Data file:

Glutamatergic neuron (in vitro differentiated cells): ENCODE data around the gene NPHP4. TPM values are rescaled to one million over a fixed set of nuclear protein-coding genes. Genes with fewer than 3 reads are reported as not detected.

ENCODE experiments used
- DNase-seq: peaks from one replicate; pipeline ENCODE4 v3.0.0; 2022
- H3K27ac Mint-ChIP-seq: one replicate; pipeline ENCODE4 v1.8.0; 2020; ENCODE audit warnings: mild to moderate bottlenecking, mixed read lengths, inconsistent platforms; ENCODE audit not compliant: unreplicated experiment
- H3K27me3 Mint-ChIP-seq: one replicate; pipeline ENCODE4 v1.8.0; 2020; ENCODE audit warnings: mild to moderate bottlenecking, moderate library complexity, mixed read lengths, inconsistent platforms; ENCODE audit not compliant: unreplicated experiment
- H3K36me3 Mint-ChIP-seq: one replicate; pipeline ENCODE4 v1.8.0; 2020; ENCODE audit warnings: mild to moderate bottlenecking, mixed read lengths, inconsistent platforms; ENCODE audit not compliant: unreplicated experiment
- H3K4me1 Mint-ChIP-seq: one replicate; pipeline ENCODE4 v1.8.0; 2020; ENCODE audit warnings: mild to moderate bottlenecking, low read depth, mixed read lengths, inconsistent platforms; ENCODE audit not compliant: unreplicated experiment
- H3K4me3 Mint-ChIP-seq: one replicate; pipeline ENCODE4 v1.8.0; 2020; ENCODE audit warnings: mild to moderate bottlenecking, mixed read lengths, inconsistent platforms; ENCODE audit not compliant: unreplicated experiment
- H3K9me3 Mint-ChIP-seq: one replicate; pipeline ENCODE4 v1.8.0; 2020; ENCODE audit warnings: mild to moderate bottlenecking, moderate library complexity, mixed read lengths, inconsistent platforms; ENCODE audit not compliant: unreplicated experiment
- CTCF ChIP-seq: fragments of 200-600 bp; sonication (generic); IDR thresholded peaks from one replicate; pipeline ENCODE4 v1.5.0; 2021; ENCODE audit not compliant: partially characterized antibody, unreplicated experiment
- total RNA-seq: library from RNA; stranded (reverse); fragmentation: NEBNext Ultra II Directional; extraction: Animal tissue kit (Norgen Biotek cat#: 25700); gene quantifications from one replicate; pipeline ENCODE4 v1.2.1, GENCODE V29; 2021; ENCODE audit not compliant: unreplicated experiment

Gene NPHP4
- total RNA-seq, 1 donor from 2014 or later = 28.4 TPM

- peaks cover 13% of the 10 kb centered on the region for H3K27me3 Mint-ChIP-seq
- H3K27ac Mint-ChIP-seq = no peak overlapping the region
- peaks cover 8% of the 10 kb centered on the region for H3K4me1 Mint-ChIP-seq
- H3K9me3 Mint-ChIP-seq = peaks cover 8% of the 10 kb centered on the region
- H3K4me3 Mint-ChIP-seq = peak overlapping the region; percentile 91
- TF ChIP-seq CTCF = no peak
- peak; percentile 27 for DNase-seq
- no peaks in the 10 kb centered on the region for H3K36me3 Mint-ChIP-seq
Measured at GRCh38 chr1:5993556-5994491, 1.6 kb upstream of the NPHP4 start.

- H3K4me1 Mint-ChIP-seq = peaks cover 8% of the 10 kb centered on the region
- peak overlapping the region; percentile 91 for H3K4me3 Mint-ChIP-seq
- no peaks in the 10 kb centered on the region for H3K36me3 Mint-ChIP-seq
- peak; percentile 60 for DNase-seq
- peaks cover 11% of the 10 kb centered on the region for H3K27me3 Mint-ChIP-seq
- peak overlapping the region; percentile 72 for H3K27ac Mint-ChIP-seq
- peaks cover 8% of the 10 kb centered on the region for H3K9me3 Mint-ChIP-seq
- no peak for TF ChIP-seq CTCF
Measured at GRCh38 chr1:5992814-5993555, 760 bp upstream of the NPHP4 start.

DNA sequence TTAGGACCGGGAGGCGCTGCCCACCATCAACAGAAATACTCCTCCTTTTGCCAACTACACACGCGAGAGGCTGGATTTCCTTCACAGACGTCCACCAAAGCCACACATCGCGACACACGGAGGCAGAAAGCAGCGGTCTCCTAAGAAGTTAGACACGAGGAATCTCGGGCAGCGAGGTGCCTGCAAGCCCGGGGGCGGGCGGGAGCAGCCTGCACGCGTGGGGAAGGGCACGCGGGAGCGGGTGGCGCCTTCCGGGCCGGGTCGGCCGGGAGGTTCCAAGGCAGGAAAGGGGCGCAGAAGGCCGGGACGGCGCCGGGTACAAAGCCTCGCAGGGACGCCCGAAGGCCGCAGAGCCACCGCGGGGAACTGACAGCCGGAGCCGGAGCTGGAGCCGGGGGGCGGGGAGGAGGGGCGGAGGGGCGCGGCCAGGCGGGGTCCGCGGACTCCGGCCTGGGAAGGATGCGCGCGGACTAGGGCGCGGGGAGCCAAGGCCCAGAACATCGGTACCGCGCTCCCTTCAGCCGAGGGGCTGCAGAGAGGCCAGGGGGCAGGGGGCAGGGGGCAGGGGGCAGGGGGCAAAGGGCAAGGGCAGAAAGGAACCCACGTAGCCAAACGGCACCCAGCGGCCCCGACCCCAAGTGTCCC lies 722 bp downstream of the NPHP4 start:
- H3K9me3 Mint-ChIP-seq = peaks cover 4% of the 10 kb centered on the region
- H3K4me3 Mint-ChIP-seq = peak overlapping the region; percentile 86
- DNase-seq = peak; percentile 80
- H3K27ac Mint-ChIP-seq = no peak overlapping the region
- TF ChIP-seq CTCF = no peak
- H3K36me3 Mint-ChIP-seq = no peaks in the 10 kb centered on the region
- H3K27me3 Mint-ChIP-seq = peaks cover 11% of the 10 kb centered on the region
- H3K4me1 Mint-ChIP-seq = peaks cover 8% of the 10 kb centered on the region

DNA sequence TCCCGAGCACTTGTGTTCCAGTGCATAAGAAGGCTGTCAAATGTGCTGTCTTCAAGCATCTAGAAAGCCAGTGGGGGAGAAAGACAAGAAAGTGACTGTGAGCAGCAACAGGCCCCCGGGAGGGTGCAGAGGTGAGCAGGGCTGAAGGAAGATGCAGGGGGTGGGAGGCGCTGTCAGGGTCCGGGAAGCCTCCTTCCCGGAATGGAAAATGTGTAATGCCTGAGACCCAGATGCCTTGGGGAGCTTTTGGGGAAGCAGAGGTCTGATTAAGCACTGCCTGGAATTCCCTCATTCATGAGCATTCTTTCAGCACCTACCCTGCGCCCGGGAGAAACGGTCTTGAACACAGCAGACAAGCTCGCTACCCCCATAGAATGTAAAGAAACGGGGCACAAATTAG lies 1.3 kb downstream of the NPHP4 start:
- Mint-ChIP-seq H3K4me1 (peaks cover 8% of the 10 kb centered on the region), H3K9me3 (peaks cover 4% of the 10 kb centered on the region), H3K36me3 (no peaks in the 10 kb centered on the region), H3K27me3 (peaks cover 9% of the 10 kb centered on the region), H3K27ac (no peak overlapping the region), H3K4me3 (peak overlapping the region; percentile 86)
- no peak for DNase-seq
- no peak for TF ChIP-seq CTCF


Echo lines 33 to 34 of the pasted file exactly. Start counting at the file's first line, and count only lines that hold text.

- H3K9me3 Mint-ChIP-seq = peaks cover 4% of the 10 kb centered on the region
- H3K4me3 Mint-ChIP-seq = peak overlapping the region; percentile 86